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What Is The Best Posture? (A Physiotherapist's Answer)

I get asked this a lot by my clients. Everyone wants to know what position they should get into for work or school or even in sports. This may be of concern for people because of aches and pains they are experiencing in a certain posture, or perhaps because an individual would like to prevent issues for the future. These are legitimate concerns but there are some simple explanations!

Firstly, it may help to know WHY people experience discomfort from sitting in the same position for a long period of time. One of the main theories to explain this posture-related pain is BLOOD FLOW. Experts believe this pain may be ischemic in nature, which in other words means that the structures under stress begin to require more oxygenated blood over time. Since blood flow is optimal with movement due to the muscle pumping action and increased heart rate, the fact that you are in a static position for a period of time may lead to discomfort. It may mean that there is a blood flow deficit.

So what’s the solution?!

The quick answer is that it’s not so much about what posture you have, but more so about how frequently you get out of that posture. That’s why the famous saying goes “The best posture is the NEXT posture”. The most effective way to address your posture-related pains and aches may be simply to get up and move around or go for a walk.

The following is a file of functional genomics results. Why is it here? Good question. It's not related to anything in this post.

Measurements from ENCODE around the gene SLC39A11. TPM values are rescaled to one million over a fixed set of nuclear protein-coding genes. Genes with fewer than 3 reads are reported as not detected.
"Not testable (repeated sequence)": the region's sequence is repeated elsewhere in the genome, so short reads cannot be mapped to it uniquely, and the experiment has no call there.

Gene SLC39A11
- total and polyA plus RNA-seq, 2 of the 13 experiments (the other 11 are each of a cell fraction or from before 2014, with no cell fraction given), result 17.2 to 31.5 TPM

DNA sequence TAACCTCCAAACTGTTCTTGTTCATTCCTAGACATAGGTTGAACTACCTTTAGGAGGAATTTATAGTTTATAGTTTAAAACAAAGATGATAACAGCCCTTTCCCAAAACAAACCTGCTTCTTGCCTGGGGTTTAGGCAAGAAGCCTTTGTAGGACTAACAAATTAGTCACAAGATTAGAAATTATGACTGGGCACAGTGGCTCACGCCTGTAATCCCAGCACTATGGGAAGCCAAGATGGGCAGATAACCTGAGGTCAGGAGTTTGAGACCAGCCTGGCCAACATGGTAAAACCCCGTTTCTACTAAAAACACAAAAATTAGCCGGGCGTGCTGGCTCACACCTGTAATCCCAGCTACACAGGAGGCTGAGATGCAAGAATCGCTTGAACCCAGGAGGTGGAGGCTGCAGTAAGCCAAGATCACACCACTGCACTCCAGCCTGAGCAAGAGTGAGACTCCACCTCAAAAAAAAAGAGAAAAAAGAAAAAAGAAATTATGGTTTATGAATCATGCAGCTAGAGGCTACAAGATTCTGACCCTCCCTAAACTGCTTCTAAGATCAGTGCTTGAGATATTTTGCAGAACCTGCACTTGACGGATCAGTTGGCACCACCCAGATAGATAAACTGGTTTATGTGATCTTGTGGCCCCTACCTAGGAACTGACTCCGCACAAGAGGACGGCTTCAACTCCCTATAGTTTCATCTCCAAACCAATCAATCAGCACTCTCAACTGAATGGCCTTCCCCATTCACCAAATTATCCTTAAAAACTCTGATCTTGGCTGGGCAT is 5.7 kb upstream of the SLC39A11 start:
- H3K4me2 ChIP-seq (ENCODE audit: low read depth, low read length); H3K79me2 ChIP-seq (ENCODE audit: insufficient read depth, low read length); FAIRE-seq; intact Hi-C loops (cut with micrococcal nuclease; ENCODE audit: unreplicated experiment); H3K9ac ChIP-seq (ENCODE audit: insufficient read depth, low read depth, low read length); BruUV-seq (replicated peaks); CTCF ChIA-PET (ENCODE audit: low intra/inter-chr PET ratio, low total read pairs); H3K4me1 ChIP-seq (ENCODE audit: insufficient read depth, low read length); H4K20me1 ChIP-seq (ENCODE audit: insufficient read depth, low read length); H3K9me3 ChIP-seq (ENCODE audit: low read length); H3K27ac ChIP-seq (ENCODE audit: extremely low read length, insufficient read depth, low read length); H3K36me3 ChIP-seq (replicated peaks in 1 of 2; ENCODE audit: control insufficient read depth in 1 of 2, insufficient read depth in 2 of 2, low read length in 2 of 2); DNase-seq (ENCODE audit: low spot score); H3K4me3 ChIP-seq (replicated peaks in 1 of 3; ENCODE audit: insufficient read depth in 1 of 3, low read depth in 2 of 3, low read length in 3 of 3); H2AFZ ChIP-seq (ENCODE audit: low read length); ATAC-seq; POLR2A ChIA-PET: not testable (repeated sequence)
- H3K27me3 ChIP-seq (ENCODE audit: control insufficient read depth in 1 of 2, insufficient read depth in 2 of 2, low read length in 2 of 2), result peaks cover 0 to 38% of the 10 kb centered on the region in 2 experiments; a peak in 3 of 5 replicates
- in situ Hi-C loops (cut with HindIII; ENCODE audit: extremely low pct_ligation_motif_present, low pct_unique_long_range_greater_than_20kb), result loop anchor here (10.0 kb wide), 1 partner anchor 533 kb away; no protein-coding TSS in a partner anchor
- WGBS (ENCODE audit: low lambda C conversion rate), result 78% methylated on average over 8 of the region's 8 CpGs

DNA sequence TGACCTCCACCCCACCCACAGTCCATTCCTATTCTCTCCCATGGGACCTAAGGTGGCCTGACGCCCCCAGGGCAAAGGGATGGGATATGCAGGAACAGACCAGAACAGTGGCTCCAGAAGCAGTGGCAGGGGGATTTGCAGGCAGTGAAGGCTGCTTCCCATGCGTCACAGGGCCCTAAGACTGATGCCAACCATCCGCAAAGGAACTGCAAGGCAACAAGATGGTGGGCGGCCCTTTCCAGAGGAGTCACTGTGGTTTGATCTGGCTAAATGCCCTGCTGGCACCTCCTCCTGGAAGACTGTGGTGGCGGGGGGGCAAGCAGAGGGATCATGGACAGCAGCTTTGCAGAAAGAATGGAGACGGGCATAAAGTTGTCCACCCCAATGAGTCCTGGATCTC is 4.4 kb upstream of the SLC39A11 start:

Additionally, there’s actually not a very strong correlation between posture and pain. Some individuals with great posture and symmetry may develop aches and pains if they sit for long periods of time, whereas you may know someone that has terrible posture but never complains about any pains!

Final thoughts on what the best posture may be FOR YOU:

Despite position not being as important as previously thought, you may still benefit from certain positions more than others, and there may be some postures you would still want to reduce or avoid. So if your symptoms are persisting and don’t go

away just by getting up an moving more often you may want to consult with your physiotherapist.

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